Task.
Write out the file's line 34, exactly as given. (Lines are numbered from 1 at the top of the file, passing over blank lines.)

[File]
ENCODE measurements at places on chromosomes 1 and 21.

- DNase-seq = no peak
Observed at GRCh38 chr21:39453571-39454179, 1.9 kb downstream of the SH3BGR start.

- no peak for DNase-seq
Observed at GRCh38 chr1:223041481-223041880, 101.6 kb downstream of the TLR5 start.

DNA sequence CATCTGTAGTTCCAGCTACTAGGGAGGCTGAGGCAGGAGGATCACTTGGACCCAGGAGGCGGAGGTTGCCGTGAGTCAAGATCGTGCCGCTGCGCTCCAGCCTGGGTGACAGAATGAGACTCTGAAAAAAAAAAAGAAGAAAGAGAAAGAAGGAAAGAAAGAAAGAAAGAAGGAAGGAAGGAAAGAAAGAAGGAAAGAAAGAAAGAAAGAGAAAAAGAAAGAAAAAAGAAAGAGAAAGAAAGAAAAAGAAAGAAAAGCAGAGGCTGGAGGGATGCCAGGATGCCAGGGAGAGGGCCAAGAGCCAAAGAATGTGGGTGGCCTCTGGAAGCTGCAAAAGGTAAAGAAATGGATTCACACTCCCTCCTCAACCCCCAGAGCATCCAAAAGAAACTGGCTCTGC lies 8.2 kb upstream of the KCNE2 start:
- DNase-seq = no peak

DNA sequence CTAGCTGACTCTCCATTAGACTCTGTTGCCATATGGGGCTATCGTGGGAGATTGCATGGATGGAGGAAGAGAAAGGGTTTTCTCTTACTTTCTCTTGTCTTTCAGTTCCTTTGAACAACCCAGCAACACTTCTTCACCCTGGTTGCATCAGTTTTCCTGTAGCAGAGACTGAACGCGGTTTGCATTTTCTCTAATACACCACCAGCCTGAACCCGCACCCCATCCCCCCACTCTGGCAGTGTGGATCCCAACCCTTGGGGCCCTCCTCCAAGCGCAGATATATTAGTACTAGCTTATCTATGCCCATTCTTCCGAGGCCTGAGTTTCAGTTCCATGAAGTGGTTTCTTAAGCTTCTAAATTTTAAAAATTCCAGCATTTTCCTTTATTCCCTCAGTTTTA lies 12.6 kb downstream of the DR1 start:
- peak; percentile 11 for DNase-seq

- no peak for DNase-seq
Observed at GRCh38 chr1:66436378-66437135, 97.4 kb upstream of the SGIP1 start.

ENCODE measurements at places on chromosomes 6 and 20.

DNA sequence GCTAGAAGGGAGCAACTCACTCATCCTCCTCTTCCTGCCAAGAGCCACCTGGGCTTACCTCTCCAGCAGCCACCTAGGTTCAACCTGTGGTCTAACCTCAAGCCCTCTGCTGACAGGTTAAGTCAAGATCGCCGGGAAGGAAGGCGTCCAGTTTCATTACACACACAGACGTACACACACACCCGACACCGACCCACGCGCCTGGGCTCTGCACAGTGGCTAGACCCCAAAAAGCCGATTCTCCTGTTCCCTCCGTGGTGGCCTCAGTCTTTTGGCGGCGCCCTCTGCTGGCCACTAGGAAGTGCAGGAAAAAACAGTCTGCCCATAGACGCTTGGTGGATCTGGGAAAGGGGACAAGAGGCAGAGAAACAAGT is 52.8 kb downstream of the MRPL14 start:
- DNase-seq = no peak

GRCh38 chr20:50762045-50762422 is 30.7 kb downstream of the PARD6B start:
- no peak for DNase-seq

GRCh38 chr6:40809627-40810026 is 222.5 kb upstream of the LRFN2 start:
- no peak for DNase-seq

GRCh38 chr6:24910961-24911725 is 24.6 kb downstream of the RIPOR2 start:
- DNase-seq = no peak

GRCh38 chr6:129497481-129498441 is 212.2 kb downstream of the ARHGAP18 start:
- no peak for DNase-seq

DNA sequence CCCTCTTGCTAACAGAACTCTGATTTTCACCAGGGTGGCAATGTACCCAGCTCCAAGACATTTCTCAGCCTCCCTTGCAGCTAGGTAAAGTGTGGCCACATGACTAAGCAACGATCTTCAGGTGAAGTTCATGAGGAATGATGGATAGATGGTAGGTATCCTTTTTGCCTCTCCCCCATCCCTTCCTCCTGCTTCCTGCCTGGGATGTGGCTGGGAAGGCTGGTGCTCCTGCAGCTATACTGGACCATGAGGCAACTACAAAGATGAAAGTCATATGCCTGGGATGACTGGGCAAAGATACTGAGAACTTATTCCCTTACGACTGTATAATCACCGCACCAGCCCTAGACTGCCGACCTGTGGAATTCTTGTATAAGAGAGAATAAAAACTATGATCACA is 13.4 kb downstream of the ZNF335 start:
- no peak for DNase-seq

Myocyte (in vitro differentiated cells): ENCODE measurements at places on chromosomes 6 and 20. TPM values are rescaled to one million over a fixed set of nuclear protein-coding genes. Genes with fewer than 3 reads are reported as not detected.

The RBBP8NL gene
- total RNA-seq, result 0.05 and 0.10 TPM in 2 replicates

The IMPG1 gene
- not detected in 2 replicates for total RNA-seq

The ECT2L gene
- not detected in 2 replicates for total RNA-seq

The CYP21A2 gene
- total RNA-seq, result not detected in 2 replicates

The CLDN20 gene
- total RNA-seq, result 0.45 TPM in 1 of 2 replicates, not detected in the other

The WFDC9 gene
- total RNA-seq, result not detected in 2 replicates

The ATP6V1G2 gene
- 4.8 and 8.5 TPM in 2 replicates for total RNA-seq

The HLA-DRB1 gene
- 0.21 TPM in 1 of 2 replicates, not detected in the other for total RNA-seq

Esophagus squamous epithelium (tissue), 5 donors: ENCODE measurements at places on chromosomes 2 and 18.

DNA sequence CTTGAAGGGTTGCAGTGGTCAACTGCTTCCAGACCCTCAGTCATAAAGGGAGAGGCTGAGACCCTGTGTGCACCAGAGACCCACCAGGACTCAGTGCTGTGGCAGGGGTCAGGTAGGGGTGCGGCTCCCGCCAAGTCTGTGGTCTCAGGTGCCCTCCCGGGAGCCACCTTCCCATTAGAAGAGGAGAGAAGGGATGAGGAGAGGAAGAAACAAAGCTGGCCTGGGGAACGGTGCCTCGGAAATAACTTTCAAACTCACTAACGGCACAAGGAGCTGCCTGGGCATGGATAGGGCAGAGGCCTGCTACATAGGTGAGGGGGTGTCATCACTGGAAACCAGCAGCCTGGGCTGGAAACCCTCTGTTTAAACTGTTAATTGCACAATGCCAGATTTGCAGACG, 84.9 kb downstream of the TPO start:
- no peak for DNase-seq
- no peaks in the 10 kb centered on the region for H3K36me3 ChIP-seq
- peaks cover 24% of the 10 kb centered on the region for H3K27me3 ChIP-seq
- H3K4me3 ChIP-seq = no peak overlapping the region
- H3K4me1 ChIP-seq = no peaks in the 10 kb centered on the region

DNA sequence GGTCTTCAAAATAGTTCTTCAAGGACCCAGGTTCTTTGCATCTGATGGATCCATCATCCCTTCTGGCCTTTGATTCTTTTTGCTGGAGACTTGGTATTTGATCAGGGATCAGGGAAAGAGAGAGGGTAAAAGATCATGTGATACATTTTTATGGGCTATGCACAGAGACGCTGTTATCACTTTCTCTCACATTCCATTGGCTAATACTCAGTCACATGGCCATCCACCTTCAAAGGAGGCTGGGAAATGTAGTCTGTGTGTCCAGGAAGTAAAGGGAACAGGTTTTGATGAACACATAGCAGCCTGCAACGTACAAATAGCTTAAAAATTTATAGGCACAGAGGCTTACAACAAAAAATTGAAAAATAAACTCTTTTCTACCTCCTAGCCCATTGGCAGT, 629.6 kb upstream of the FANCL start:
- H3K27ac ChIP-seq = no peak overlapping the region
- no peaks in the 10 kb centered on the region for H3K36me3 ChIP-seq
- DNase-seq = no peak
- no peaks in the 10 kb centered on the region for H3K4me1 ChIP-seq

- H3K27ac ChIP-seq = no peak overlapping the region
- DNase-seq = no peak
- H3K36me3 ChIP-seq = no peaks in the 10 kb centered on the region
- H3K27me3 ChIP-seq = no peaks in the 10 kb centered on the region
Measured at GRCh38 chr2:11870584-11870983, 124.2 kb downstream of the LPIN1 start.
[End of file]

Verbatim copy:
The CLDN20 gene